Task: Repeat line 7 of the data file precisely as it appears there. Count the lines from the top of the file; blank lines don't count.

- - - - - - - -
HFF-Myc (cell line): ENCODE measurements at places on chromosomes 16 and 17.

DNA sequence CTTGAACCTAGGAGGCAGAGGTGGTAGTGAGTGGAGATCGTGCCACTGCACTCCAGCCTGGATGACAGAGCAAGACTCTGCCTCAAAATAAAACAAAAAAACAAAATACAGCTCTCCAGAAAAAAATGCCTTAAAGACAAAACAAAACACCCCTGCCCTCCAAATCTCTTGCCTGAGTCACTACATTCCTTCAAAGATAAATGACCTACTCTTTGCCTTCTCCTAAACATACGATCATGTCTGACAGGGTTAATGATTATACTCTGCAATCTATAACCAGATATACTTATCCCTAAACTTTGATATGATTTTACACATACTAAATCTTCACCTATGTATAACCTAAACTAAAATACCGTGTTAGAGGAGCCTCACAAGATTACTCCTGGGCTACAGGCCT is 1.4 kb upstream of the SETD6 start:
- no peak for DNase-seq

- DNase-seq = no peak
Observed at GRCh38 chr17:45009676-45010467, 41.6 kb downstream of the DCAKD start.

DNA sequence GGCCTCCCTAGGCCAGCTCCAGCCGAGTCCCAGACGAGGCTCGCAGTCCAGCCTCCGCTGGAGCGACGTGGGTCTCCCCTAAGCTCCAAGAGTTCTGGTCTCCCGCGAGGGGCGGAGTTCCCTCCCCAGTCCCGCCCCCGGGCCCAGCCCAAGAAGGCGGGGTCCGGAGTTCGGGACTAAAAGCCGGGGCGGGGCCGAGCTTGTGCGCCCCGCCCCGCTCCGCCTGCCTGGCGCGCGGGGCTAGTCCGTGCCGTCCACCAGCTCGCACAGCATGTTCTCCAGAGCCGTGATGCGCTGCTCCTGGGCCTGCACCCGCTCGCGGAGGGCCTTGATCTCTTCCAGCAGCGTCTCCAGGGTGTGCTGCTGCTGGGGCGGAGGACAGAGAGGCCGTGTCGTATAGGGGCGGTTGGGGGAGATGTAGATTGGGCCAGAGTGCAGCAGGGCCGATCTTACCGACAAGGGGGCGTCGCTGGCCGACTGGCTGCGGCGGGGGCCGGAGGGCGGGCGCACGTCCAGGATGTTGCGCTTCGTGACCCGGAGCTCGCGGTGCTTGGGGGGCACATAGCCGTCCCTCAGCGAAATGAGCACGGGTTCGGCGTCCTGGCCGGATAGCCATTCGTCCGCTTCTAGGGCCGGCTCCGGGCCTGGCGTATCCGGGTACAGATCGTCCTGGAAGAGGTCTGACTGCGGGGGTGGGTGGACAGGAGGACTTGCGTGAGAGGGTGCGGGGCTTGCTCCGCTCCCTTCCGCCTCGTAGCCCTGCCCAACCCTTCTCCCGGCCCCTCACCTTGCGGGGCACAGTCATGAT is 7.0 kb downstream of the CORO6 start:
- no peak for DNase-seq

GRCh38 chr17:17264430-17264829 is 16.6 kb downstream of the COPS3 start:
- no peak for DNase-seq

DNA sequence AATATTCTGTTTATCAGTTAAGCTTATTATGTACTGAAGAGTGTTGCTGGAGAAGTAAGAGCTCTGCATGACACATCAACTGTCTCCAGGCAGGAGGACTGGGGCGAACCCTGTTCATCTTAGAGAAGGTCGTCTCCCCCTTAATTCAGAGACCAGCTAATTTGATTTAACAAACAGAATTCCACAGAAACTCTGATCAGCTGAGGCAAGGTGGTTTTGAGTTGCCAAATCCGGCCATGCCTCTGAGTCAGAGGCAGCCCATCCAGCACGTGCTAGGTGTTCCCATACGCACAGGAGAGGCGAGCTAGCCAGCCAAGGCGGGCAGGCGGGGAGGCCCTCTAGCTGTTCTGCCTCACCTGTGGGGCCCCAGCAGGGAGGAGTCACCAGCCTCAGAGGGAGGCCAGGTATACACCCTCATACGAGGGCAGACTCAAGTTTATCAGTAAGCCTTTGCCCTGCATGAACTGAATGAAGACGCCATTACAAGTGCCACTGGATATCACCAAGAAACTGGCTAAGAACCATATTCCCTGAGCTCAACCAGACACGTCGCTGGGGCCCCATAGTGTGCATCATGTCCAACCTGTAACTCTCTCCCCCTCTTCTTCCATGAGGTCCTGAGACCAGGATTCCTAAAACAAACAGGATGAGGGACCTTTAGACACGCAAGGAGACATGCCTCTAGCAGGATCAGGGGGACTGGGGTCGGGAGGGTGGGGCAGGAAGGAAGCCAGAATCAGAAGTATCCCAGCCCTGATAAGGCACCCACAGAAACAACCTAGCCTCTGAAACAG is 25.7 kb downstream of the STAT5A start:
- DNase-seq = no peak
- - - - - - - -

- no peak for DNase-seq